How to Make Paintings from Psychedelic Drugs

"If chemistry has been neglected by visual artists, it might be explained by the simple fact that molecules are invisible." --Hamilton Morris

by Beckett Mufson
02 October 2015, 5:15pm

Screencaps via

A sharpened nugget of stoner wisdom from VICE's own resident drug expert, Hamilton Morris, is the foundation for Kelsey Brookes' new book, show, and print series presented by Quint GalleryPsychedelic Space. "If chemistry has been neglected by visual artists," Morris begins, "it might be explained by the simple fact that molecules are invisible." Simply put, Psychedelic Spaces is an attempt to make the ephemeral forces that make up all matter, a.k.a., chemistry, more digestable.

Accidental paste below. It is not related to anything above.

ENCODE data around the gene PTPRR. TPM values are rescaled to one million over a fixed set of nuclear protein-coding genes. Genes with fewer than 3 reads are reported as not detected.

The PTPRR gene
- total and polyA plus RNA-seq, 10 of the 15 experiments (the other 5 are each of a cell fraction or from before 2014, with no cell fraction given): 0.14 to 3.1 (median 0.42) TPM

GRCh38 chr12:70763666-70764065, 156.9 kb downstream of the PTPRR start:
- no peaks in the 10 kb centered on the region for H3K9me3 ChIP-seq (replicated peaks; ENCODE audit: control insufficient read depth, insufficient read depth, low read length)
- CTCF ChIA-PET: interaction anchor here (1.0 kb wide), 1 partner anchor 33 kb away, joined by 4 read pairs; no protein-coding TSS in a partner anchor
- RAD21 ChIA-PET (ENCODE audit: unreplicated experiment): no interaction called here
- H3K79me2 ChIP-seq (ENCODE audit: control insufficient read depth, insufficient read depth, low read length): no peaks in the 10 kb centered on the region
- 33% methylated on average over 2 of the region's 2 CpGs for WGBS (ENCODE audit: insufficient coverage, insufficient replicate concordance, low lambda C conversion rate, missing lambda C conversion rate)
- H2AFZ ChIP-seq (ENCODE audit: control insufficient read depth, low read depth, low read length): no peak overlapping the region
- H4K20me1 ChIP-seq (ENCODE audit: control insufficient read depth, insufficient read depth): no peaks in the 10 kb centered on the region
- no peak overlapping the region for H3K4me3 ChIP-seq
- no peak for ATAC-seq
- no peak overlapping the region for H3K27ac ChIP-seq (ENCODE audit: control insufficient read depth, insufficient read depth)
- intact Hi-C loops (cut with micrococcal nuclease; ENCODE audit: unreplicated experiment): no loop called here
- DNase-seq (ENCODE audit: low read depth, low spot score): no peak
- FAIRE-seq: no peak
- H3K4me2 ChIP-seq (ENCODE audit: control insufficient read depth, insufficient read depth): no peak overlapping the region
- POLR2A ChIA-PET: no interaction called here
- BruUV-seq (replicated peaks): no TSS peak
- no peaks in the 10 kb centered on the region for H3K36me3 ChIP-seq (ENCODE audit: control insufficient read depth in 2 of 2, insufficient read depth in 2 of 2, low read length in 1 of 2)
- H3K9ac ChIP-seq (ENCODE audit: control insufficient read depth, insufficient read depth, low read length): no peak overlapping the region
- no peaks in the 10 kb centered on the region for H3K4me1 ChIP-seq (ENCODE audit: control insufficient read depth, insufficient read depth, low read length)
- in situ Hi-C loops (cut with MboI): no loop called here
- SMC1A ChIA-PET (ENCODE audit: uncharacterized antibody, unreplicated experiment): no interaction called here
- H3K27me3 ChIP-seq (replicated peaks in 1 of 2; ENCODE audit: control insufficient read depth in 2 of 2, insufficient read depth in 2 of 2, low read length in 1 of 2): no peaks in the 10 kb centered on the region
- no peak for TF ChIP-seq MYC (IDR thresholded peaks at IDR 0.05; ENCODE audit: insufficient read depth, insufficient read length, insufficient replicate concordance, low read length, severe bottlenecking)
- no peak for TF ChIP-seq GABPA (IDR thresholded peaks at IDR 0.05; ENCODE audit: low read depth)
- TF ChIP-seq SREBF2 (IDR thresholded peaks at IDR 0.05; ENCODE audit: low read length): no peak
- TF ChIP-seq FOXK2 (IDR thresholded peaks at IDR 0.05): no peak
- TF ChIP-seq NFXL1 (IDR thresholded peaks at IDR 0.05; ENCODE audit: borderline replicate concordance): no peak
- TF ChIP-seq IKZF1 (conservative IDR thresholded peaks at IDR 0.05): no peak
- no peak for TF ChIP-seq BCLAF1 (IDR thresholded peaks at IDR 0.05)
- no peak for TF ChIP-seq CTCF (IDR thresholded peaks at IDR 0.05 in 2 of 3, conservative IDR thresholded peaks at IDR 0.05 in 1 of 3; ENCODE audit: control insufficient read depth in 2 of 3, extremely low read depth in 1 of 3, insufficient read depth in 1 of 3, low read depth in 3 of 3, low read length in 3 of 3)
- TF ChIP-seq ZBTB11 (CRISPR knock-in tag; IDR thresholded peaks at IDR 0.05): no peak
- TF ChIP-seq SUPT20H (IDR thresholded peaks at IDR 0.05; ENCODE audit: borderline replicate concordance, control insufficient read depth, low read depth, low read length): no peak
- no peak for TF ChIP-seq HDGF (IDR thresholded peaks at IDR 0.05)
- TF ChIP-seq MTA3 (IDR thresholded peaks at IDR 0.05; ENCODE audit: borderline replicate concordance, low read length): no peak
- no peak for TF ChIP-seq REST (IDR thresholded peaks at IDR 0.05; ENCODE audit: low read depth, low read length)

When I personally think of LSD, normally I visualise a tab, a sugar cube, or this one time a bearded man poured "artisinal, small-batch acid" into my open hands in front of Palisades in Bushwick. None of these vehicles facilitate actual understanding of the drug, and in fact, I have no idea what what the actual nuts and bolts of LSD look like. Brookes' artwork aims to fight that ignorance, both visualising psychotropics like LSD, and comparing them to the chemical makeup of seratonin, a.k.a., "the happy hormone."

Brookes is known for his psychedellic solo shows all over the U.S. and Europe, and designing the album art for both the Red Hot Chili Peppers’ 2012 I’m With You 7” records, and The Flaming Lips’ super limited 2013 Stone Roses LP. He outlines how he applied his signature Frank-Stella-on-mescaline concentric lines to diagrams of chemicals, in a fun and informative video by filmmaker Matthew Lawless, which you can watch following Brookes' visuals, below. 

Learn more about Kelsey Brookes' Psychedelic Spaces on the Quint Gallery page, and see his other work on his website.


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High Art: Mescaline-Inspired Paintings Are a Trip

Kelsey Brookes
quint gallery